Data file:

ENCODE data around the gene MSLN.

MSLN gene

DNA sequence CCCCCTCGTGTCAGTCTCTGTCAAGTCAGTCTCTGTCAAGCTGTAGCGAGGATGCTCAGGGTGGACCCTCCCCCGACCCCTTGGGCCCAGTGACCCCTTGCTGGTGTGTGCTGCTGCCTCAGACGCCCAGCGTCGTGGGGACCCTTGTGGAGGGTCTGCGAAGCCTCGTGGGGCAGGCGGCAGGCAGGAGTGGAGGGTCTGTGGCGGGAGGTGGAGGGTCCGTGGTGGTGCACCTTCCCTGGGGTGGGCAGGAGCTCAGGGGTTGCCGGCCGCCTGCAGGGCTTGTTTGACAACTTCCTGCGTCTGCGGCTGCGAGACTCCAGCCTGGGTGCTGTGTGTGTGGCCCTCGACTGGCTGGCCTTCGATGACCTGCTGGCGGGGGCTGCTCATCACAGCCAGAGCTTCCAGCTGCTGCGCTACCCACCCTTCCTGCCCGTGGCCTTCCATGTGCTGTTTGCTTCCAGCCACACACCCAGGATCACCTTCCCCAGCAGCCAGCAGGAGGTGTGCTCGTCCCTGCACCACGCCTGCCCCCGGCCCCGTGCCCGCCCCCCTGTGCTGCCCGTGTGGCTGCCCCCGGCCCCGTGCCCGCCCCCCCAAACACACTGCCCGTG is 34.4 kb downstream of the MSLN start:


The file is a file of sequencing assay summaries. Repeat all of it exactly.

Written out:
ENCODE data around the gene MSLN.

MSLN gene

DNA sequence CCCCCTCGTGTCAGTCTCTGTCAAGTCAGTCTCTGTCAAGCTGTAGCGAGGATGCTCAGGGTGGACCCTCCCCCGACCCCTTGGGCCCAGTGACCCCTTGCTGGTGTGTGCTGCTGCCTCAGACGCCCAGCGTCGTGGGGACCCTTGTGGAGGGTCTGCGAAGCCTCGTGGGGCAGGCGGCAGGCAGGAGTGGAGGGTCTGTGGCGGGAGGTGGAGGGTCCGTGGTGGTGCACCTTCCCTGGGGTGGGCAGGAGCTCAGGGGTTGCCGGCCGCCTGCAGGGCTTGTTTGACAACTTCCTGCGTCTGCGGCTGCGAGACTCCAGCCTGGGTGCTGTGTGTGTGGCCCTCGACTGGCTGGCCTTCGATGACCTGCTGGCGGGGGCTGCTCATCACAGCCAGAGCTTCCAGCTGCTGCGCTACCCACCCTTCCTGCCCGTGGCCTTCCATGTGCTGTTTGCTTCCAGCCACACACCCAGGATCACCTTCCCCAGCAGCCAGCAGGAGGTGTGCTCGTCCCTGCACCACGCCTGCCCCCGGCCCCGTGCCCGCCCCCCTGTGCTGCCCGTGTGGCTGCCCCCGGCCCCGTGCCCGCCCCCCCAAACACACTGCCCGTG is 34.4 kb downstream of the MSLN start: